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China tries to balance its economy

John Redwood, Charles Stanley’s Chief Global Economist, looks at Chinese moves to boost its economy.

John Redwood


The Chinese bear market in shares has lasted since the peaks reached in the summer of 2015. The index of share prices for the Shanghai market has halved since June 2015. Then excessive exuberance tempted many domestic buyers into the stock market. A substantial credit expansion allowed people to buy shares on borrowed money. When the authorities called for more moderation and cracked down on some of the loans markets started to tumble, requiring the government to shift quickly from trying to end the bubble to trying to stabilise share prices.

Beneath the headlines and day-to-day movements in share markets lies a larger transformation in Chinese economic policy. China has been moving from an export and manufacturing-led model of growth to one based more on the expansion of domestic consumption and services. The government now seeks “high quality” economic development. It places increasing emphasis on environmental matters, responding to a public wish to clean up air and water which was badly damaged in the days of concentration on industrial output. They want to see “lucid waters and lush mountains”. Gradually industrial overcapacity is being eliminated through a reduced rate of new industrial investment and a closure programme for the dirtiest plants.

The government has managed expectations down from the heady pace of 10% economic growth to accepting something a bit over 6% on the official figures. They are also conscious that China’s growth since the 2007 western banking crash relied heavily on more borrowings, taking the leverage ratio for the private sector up from 150% to 250%. There has been a wish for the last couple of years to stabilise this. The authorities want to see private sector enterprises expand, and they continue to point in the direction of markets doing more, with regulators and government doing less. It is, however, still a very managed form of capitalism. There is a tension in policy between wanting to prevent too much borrowing, whilst at the same time wishing to make more lending available to business to expand and to consumers to spend.

China is a patient country and society, taking a very long term view. The aim of monetary policy as set out by the Governor of the People’s Bank of China is to create and maintain stability. This is defined as stable markets and a stable currency, with careful risk management to avoid unwanted volatility and unpleasant surprises. The Central Bank is also well aware of the need to support the real economy and has recently proposed three arrows to support private enterprise. These relate to making it easier for companies to get access to bond and equity capital and to credit. The bond support is well developed and entails banks providing insurance against credit risk with some back up from the People’s Bank itself to give markets confidence in buying company bonds. They are working on routes to improve access to equity money.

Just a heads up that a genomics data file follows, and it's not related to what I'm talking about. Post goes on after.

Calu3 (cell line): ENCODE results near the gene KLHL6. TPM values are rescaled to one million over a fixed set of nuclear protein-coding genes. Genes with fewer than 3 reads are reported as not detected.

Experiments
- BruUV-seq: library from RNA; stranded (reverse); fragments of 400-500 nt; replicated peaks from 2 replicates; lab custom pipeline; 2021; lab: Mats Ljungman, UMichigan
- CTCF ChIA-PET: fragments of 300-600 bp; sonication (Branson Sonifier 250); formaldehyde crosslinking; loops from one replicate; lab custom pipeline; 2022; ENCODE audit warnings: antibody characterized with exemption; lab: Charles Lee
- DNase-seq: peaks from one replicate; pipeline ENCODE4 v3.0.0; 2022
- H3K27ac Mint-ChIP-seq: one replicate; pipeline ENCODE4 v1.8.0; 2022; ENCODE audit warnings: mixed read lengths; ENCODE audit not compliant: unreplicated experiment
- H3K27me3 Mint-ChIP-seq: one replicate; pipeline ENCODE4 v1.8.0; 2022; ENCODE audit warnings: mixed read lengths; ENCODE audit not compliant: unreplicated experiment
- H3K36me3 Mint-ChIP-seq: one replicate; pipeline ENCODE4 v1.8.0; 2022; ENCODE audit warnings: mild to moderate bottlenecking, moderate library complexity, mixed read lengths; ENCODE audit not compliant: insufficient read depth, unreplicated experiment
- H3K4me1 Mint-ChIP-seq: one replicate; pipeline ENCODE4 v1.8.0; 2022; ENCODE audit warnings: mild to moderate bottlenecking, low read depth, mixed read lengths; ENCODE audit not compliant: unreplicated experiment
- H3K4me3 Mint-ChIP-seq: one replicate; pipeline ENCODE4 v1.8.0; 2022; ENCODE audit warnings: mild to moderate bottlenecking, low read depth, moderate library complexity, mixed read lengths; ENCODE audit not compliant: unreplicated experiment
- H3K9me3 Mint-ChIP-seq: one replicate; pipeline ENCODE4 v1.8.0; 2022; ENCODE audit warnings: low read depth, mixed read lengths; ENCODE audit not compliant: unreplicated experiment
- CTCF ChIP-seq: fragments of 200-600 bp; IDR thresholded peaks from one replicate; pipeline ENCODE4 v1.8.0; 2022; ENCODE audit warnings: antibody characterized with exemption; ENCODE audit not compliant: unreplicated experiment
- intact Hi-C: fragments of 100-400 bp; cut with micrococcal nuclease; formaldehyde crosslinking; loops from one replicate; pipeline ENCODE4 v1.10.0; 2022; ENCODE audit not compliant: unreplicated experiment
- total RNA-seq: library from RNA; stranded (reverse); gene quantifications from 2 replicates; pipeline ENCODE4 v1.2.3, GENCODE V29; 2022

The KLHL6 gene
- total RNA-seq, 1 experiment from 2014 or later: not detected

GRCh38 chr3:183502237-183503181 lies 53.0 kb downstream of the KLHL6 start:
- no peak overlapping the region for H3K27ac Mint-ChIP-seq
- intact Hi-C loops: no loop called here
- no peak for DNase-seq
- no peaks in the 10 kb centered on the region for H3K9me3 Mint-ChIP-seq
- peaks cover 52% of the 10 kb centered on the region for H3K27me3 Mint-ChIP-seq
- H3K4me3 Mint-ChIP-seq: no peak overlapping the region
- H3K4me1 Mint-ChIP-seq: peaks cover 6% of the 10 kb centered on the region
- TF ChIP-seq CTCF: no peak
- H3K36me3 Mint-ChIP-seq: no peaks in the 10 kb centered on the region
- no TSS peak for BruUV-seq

The Central Bank is engaged in a gradual move towards more market-oriented solutions. It still relies on quantitative controls on credit as well as on interest rates and the price of credit. Conscious that credit growth has slowed – and with it the economy as a whole – the authorities have recently reduced the reserve asset ratio again for commercial banks, freeing an estimated net 800bn renminbi for additional advances. The Central Bank is keen to discipline the shadow banking sector, but also explains that a well-regulated shadow banking sector with strong investment firms is an important source of additional capital for Chinese business.

Judging from their official statements, it seems as if the Central Bank and the wider government are keen to avoid a further slowdown and are taking careful actions to offer more support to the growth rate and to private sector businesses. They remind the US that they have not been engaged in a Chinese devaluation policy at America’s expense, and sound as if they would like to find a solution to the trade dispute, without of course appearing to give in. It may be we have seen the worst of the stock markets’ performance, with shares now much better value than a couple of years ago, and a policy geared to avoiding extremes.

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